(The stem cell initiative has its flaws, but the far Right is holding this research hostage to its own moral agenda. – promoted by SFBrianCL)

**UTBriancl asked me to post this here as well.  Thanks Brian!**

The day after President Bush vetoed the federal stem cell bill, Governor Schwarzenegger authorized a loan of $150 million to California’s stem cell research funding agency, the California Institute of Regenerative Medicine.

You might wonder why an agency that was authorized in 2004 via Proposition 71 to sell $3 billion worth of bonds (up to $350 million a year) is in need of a $150 million loan.

Unfortunately, CIRM hasn’t been able to sell any bonds, because their legality has been held up in court for a year and a half by lawsuits filed by a taxpayer’s group, People’s Advocate, and an anti-abortion group, the California Family Bioethics Council.  A new lawsuit filed in Sacramento a few weeks ago is attempting to thwart the agency’s grant funding to the University of California on the grounds that some of the CIRM grantees had ties to UC.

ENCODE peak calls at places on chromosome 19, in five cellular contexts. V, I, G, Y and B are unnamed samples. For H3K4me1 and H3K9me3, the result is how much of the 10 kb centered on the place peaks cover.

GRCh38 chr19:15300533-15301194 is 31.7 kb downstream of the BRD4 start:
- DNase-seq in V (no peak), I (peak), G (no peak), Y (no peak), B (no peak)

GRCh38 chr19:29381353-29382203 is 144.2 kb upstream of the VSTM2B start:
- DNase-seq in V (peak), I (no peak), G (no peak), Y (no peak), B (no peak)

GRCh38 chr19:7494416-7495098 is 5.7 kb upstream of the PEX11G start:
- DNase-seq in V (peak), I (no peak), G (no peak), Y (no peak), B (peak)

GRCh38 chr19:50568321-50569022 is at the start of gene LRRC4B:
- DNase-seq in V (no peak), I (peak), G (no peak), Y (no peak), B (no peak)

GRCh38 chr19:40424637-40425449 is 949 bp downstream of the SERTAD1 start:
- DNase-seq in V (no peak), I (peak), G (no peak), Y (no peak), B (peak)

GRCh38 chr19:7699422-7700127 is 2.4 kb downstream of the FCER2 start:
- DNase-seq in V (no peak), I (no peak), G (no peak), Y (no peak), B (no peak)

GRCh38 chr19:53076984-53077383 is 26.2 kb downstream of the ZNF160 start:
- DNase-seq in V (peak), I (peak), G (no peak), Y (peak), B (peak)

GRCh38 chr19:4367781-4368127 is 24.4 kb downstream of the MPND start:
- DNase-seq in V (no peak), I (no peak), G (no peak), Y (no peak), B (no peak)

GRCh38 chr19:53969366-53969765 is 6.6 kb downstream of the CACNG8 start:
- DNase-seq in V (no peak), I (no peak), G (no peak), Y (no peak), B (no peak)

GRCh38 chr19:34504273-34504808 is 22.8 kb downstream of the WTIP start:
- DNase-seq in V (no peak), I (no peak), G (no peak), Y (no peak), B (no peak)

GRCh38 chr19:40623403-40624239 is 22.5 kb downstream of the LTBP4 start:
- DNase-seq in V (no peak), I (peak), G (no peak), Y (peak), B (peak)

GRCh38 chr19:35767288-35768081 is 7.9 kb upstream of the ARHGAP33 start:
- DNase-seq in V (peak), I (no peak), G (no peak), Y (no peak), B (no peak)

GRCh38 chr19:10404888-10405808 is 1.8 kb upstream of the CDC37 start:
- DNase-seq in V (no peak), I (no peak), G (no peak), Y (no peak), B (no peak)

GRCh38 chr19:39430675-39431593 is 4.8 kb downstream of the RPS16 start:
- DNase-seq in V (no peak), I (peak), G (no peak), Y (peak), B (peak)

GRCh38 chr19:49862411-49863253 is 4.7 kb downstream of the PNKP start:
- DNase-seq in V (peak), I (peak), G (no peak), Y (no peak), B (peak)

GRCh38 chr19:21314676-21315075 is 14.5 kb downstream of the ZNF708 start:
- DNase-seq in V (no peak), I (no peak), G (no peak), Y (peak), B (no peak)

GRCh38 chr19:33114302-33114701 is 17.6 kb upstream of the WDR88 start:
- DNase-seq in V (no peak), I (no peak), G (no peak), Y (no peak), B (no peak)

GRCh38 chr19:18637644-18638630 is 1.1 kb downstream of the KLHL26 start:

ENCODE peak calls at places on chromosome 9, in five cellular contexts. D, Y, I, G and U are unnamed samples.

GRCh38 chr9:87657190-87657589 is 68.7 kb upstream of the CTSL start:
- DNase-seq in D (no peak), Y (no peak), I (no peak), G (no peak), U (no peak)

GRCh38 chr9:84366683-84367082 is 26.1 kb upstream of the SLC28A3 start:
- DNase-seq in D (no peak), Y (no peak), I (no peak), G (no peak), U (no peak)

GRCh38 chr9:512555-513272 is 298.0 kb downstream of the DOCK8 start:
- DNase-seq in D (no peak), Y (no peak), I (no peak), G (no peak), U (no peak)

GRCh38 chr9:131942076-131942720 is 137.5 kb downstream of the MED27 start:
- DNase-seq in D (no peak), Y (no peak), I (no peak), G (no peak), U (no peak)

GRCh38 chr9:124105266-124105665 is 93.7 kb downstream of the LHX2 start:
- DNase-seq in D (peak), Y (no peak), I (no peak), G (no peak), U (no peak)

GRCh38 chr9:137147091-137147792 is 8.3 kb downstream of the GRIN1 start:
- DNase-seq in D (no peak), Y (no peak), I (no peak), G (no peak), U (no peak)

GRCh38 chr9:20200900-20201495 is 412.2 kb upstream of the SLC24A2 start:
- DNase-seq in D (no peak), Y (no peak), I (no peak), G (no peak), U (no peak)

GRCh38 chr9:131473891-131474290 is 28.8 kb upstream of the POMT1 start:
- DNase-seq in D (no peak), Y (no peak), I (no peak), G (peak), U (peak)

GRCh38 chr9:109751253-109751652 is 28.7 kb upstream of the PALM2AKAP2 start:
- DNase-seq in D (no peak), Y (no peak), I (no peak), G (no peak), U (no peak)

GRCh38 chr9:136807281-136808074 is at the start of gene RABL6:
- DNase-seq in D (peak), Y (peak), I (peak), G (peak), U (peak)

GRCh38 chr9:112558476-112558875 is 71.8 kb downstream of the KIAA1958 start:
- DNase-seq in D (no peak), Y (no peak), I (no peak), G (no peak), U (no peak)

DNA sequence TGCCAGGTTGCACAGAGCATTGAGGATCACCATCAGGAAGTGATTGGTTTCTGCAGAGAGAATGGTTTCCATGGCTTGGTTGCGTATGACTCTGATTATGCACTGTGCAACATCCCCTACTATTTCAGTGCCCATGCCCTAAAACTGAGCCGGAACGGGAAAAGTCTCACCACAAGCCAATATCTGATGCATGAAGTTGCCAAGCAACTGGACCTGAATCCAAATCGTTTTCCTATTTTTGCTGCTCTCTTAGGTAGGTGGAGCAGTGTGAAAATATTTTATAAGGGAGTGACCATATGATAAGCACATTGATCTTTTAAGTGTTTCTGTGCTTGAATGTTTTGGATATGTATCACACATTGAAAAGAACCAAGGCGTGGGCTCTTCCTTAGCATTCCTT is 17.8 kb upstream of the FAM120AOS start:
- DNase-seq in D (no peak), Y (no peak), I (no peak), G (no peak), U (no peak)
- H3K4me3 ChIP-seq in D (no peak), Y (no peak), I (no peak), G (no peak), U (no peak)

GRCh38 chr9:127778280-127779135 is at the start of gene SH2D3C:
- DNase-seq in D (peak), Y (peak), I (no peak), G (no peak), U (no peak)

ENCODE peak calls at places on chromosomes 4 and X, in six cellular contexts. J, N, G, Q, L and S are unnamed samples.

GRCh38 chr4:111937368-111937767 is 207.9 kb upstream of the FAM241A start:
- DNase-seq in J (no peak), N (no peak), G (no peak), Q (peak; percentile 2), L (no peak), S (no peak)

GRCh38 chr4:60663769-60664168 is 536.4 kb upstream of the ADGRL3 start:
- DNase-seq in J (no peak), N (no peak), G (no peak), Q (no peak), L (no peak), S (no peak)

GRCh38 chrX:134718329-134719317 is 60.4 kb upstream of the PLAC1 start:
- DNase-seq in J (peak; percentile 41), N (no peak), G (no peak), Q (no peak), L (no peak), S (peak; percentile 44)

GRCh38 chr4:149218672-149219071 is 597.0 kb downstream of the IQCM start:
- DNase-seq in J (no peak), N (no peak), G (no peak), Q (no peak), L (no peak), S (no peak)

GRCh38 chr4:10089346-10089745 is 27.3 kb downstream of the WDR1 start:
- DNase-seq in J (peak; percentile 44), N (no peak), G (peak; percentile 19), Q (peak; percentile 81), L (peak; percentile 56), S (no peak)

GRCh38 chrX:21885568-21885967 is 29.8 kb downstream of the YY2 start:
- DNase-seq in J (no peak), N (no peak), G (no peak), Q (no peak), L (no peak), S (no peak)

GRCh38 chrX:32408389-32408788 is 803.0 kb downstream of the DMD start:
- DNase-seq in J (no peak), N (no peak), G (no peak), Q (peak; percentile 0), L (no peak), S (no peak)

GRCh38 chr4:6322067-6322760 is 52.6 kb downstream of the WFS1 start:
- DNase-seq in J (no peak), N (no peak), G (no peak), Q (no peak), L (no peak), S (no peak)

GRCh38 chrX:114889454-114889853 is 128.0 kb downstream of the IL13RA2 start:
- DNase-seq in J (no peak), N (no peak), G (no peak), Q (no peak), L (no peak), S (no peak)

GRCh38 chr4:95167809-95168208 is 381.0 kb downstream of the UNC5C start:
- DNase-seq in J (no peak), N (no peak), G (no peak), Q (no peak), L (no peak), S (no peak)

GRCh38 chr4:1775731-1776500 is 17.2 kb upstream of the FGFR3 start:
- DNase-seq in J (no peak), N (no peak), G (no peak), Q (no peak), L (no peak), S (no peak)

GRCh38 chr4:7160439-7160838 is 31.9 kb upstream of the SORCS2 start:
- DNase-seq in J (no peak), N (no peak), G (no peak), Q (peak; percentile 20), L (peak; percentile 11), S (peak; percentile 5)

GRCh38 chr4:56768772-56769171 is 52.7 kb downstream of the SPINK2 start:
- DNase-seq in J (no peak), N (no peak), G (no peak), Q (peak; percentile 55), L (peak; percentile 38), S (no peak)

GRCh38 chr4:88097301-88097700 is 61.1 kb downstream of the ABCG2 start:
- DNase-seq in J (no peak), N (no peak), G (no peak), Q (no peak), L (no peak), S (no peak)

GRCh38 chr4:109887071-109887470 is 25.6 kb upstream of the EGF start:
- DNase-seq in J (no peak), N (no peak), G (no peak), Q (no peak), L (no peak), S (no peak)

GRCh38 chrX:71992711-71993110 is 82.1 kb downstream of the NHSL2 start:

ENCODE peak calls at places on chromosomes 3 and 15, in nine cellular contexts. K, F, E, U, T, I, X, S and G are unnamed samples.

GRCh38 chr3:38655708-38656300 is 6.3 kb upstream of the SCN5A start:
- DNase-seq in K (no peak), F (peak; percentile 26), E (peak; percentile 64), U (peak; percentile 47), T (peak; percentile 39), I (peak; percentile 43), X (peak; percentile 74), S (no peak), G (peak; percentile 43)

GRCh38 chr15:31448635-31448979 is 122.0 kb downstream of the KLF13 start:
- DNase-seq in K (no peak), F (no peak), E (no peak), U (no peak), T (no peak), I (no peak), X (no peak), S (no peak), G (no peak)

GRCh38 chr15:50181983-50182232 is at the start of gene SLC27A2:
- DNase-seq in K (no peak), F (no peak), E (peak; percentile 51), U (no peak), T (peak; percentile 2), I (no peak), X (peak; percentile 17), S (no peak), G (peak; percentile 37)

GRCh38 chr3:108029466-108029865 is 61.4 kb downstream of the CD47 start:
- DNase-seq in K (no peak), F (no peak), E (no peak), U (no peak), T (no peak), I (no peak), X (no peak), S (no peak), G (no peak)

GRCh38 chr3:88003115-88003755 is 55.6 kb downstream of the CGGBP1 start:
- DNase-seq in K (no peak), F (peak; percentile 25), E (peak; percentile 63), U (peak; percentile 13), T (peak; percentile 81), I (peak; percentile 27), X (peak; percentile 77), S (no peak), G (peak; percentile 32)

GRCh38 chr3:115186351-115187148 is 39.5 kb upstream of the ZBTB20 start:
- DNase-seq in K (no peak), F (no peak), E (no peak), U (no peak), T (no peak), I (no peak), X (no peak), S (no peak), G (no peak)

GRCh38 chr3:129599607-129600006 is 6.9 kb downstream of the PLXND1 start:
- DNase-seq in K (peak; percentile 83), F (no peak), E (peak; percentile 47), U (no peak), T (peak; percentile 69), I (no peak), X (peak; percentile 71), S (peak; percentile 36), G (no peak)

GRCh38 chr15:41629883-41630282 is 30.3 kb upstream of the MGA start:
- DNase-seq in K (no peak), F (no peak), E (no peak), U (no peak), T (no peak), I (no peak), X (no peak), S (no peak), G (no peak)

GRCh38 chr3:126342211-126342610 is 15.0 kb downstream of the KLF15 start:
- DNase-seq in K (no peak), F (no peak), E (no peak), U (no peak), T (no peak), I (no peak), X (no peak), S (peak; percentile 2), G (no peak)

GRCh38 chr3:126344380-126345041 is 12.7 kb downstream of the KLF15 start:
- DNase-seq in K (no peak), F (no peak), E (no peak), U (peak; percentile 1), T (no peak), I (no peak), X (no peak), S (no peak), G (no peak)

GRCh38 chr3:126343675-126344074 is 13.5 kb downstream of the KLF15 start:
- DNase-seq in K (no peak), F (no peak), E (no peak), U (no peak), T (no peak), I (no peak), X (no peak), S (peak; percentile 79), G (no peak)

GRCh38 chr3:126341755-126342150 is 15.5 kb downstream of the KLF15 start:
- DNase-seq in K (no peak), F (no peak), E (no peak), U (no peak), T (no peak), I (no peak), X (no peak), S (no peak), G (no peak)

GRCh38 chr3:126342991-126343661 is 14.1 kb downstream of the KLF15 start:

However, even if those lawsuits are rejected, the money raised by CIRM will likely not be able to be as fruitful as it could have been.  Because of the federal bans, researchers will not be able to conduct stem cell research using equipment that was purchased with federal grants.  Existing laboratory space that is supported with federal dollars also can’t be used for stem cell research.

According to the San Jose Mercury News, “Robert Klein, chairman of the committee that is overseeing spending of the state funding, describes Bush’s decision as ‘tragic.’

“‘We could get greater leverage out of our $3 billion if we were able to use federally funded facilities currently in place,’ said Klein, who led the effort to pass a stem-cell funding initiative in 2004. “

Meanwhile, research with embryonic stem cells continues on various fronts.  An article that appeared in the June 29 issue of Nature identifies the potential promise of stem cell therapy for heart disease.  Researchers at the University of Washington are making progress in repairing damaged liver tissues using stem cells.  At Johns Hopkins, researchers have used stem cells to allow paralyzed mice to walk again.  Stem cell research at Stanford has identified the relationship of immune response to Alzheimer’s disease.  Nevertheless, Karl Rove told the Denver Post last week that researchers have found “far more promise from adult stem cells than from embryonic stem cells.” 

Progress will continue despite the veto, but it will make funding and conducting the research, even in California, significantly more difficult.